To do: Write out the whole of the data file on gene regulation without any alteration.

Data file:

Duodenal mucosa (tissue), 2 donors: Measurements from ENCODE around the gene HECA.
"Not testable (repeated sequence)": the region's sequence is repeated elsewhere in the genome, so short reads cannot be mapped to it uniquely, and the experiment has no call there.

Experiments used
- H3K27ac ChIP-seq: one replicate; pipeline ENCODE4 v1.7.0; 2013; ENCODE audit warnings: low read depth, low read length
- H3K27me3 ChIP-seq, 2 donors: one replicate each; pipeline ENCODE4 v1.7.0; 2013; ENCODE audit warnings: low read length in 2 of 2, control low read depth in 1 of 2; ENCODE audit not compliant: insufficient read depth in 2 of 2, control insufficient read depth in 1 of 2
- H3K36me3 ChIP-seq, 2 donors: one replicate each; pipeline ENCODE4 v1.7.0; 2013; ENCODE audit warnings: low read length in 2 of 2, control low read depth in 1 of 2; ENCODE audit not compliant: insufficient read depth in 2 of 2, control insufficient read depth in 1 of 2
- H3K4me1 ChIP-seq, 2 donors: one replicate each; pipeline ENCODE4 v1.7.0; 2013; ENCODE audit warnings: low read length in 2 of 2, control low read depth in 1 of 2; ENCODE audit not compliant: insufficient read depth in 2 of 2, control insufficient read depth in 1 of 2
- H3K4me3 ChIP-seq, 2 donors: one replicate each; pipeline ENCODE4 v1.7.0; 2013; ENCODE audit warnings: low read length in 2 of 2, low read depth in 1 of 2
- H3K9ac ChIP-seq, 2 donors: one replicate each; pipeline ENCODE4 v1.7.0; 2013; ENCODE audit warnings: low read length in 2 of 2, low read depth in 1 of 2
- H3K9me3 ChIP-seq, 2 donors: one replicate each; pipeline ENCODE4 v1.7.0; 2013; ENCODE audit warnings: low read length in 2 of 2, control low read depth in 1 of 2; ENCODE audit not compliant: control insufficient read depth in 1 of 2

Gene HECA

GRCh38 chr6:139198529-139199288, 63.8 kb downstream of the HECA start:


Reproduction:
Duodenal mucosa (tissue), 2 donors: Measurements from ENCODE around the gene HECA.
"Not testable (repeated sequence)": the region's sequence is repeated elsewhere in the genome, so short reads cannot be mapped to it uniquely, and the experiment has no call there.

Experiments used
- H3K27ac ChIP-seq: one replicate; pipeline ENCODE4 v1.7.0; 2013; ENCODE audit warnings: low read depth, low read length
- H3K27me3 ChIP-seq, 2 donors: one replicate each; pipeline ENCODE4 v1.7.0; 2013; ENCODE audit warnings: low read length in 2 of 2, control low read depth in 1 of 2; ENCODE audit not compliant: insufficient read depth in 2 of 2, control insufficient read depth in 1 of 2
- H3K36me3 ChIP-seq, 2 donors: one replicate each; pipeline ENCODE4 v1.7.0; 2013; ENCODE audit warnings: low read length in 2 of 2, control low read depth in 1 of 2; ENCODE audit not compliant: insufficient read depth in 2 of 2, control insufficient read depth in 1 of 2
- H3K4me1 ChIP-seq, 2 donors: one replicate each; pipeline ENCODE4 v1.7.0; 2013; ENCODE audit warnings: low read length in 2 of 2, control low read depth in 1 of 2; ENCODE audit not compliant: insufficient read depth in 2 of 2, control insufficient read depth in 1 of 2
- H3K4me3 ChIP-seq, 2 donors: one replicate each; pipeline ENCODE4 v1.7.0; 2013; ENCODE audit warnings: low read length in 2 of 2, low read depth in 1 of 2
- H3K9ac ChIP-seq, 2 donors: one replicate each; pipeline ENCODE4 v1.7.0; 2013; ENCODE audit warnings: low read length in 2 of 2, low read depth in 1 of 2
- H3K9me3 ChIP-seq, 2 donors: one replicate each; pipeline ENCODE4 v1.7.0; 2013; ENCODE audit warnings: low read length in 2 of 2, control low read depth in 1 of 2; ENCODE audit not compliant: control insufficient read depth in 1 of 2

Gene HECA

GRCh38 chr6:139198529-139199288, 63.8 kb downstream of the HECA start: